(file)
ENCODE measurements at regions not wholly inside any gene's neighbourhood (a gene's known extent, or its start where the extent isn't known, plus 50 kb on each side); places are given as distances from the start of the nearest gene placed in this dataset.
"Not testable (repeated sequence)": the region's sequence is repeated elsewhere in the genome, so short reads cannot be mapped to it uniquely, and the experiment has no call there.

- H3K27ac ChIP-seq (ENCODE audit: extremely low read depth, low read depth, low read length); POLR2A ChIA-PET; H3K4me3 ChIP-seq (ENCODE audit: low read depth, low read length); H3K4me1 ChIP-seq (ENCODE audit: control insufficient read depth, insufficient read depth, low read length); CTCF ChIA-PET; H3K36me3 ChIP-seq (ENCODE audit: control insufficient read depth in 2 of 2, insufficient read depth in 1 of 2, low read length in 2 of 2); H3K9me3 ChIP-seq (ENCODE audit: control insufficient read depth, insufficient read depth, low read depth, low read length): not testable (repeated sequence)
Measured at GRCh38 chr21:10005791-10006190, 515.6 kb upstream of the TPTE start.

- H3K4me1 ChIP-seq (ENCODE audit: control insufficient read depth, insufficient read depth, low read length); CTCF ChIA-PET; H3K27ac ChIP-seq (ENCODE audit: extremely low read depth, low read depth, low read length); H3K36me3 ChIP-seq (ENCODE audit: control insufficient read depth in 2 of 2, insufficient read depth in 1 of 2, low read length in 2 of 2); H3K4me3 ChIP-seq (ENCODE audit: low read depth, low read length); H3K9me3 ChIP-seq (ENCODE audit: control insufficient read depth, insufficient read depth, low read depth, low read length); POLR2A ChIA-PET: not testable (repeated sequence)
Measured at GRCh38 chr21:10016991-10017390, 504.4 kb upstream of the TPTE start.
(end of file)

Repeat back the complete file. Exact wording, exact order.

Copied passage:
ENCODE measurements at regions not wholly inside any gene's neighbourhood (a gene's known extent, or its start where the extent isn't known, plus 50 kb on each side); places are given as distances from the start of the nearest gene placed in this dataset.
"Not testable (repeated sequence)": the region's sequence is repeated elsewhere in the genome, so short reads cannot be mapped to it uniquely, and the experiment has no call there.

- H3K27ac ChIP-seq (ENCODE audit: extremely low read depth, low read depth, low read length); POLR2A ChIA-PET; H3K4me3 ChIP-seq (ENCODE audit: low read depth, low read length); H3K4me1 ChIP-seq (ENCODE audit: control insufficient read depth, insufficient read depth, low read length); CTCF ChIA-PET; H3K36me3 ChIP-seq (ENCODE audit: control insufficient read depth in 2 of 2, insufficient read depth in 1 of 2, low read length in 2 of 2); H3K9me3 ChIP-seq (ENCODE audit: control insufficient read depth, insufficient read depth, low read depth, low read length): not testable (repeated sequence)
Measured at GRCh38 chr21:10005791-10006190, 515.6 kb upstream of the TPTE start.

- H3K4me1 ChIP-seq (ENCODE audit: control insufficient read depth, insufficient read depth, low read length); CTCF ChIA-PET; H3K27ac ChIP-seq (ENCODE audit: extremely low read depth, low read depth, low read length); H3K36me3 ChIP-seq (ENCODE audit: control insufficient read depth in 2 of 2, insufficient read depth in 1 of 2, low read length in 2 of 2); H3K4me3 ChIP-seq (ENCODE audit: low read depth, low read length); H3K9me3 ChIP-seq (ENCODE audit: control insufficient read depth, insufficient read depth, low read depth, low read length); POLR2A ChIA-PET: not testable (repeated sequence)
Measured at GRCh38 chr21:10016991-10017390, 504.4 kb upstream of the TPTE start.